January 11, 2011 at 9:42 am |
    • NL

      Let Us Prey-
      Iran and North Korea are seen as dangerous now, but is there any doubt that they would be even more dangerous with nuclear weapons? The leaders of some tiny nations throughout the world could be just as volatile, but nobody really cares about them because their bark is much worse than any bite they have to offer, right? In this case, the type of weapon does matter. Would we start a war? I'm not advocating an attack, but if we had an opportunity to stop North Korea from developing weapons might we not take it? Would the Israelis not attack Iran before they could develop nuclear weapons?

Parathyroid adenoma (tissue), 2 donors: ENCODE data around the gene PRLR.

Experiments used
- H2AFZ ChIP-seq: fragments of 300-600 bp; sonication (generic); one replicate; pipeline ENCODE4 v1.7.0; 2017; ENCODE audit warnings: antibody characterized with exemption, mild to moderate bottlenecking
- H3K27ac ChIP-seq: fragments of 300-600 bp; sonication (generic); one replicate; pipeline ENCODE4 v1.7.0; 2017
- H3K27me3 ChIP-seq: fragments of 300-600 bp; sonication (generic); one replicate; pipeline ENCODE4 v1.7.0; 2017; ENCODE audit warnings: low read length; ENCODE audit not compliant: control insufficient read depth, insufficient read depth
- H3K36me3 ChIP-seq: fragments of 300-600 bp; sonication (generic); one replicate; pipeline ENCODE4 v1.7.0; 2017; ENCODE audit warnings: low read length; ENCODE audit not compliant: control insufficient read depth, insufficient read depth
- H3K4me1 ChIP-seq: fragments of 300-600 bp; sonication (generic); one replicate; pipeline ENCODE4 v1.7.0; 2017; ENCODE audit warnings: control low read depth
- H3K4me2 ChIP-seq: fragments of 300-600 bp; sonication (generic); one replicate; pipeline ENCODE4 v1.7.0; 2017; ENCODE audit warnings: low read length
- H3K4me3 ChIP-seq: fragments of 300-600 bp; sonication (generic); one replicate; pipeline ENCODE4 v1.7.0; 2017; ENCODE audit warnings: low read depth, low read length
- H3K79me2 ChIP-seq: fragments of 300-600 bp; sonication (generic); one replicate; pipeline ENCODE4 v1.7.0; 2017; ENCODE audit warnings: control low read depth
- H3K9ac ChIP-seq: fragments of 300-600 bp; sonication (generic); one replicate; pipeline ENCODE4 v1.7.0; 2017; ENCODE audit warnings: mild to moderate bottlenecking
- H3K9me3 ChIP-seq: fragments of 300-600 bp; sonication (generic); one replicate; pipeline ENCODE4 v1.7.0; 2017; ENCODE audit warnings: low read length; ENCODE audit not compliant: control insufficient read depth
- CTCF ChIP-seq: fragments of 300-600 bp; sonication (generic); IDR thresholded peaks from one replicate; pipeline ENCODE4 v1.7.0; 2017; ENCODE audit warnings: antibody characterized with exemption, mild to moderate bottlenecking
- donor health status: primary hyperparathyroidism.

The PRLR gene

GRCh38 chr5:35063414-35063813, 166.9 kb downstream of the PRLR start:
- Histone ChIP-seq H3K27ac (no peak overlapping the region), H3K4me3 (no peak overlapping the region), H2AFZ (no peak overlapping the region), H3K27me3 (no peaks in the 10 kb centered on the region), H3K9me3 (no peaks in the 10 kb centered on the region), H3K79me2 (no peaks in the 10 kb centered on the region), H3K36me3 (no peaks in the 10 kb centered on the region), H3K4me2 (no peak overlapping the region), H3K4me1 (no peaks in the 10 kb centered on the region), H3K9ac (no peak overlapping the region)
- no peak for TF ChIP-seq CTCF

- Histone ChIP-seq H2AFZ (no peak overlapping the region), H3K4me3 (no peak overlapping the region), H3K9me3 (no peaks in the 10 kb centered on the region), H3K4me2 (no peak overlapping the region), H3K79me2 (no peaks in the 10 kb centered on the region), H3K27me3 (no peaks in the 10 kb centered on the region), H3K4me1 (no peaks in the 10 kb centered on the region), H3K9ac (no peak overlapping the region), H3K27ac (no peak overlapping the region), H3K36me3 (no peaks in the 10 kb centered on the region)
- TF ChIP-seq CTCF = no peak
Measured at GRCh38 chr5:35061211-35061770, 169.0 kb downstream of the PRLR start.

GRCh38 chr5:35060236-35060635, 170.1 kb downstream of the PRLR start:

Don't get me wrong, I'm not advocating any drastic increase in gun control laws. The genie has escaped that bottle long ago, but there are still some limits that may come up in the debate soon. The shooter in this case appears to have exhibited some classic signs of mental disorder. Would we be prudent in increasing efforts to identify folks like him, get them the treatment they need before they become a danger to themselves and others, and limiting the amount of access they have to buying guns?

      Do you doubt that there are people who would like to buy grenades, or missiles? Do you believe that there is a police agency in the entire union that would actually be surprised to find these types of weapons in anyone's home or car? Do you think that police would support people's right to bear these arms? Does the second amendment really distinguish what kinds of arms a citizen militia be limited to? If not, why do we have this 'understanding' that it is just limited to guns?